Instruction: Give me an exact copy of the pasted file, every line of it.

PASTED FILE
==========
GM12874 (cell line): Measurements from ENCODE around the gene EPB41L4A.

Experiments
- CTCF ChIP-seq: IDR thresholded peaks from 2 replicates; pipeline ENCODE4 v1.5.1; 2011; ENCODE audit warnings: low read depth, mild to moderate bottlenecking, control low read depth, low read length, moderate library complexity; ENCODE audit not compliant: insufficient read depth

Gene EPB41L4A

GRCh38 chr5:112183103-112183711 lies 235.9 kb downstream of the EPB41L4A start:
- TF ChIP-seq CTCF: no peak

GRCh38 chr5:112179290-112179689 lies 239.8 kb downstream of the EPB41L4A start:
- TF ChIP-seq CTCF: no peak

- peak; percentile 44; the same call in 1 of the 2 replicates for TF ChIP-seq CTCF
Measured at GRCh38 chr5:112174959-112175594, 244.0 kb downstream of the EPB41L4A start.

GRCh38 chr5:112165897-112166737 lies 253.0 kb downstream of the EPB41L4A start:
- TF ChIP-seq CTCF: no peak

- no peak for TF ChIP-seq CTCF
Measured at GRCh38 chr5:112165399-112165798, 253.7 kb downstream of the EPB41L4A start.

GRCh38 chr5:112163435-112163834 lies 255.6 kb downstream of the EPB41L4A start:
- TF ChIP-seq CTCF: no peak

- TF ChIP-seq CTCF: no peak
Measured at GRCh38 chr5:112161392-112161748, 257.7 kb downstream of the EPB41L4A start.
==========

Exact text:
GM12874 (cell line): Measurements from ENCODE around the gene EPB41L4A.

Experiments
- CTCF ChIP-seq: IDR thresholded peaks from 2 replicates; pipeline ENCODE4 v1.5.1; 2011; ENCODE audit warnings: low read depth, mild to moderate bottlenecking, control low read depth, low read length, moderate library complexity; ENCODE audit not compliant: insufficient read depth

Gene EPB41L4A

GRCh38 chr5:112183103-112183711 lies 235.9 kb downstream of the EPB41L4A start:
- TF ChIP-seq CTCF: no peak

GRCh38 chr5:112179290-112179689 lies 239.8 kb downstream of the EPB41L4A start:
- TF ChIP-seq CTCF: no peak

- peak; percentile 44; the same call in 1 of the 2 replicates for TF ChIP-seq CTCF
Measured at GRCh38 chr5:112174959-112175594, 244.0 kb downstream of the EPB41L4A start.

GRCh38 chr5:112165897-112166737 lies 253.0 kb downstream of the EPB41L4A start:
- TF ChIP-seq CTCF: no peak

- no peak for TF ChIP-seq CTCF
Measured at GRCh38 chr5:112165399-112165798, 253.7 kb downstream of the EPB41L4A start.

GRCh38 chr5:112163435-112163834 lies 255.6 kb downstream of the EPB41L4A start:
- TF ChIP-seq CTCF: no peak

- TF ChIP-seq CTCF: no peak
Measured at GRCh38 chr5:112161392-112161748, 257.7 kb downstream of the EPB41L4A start.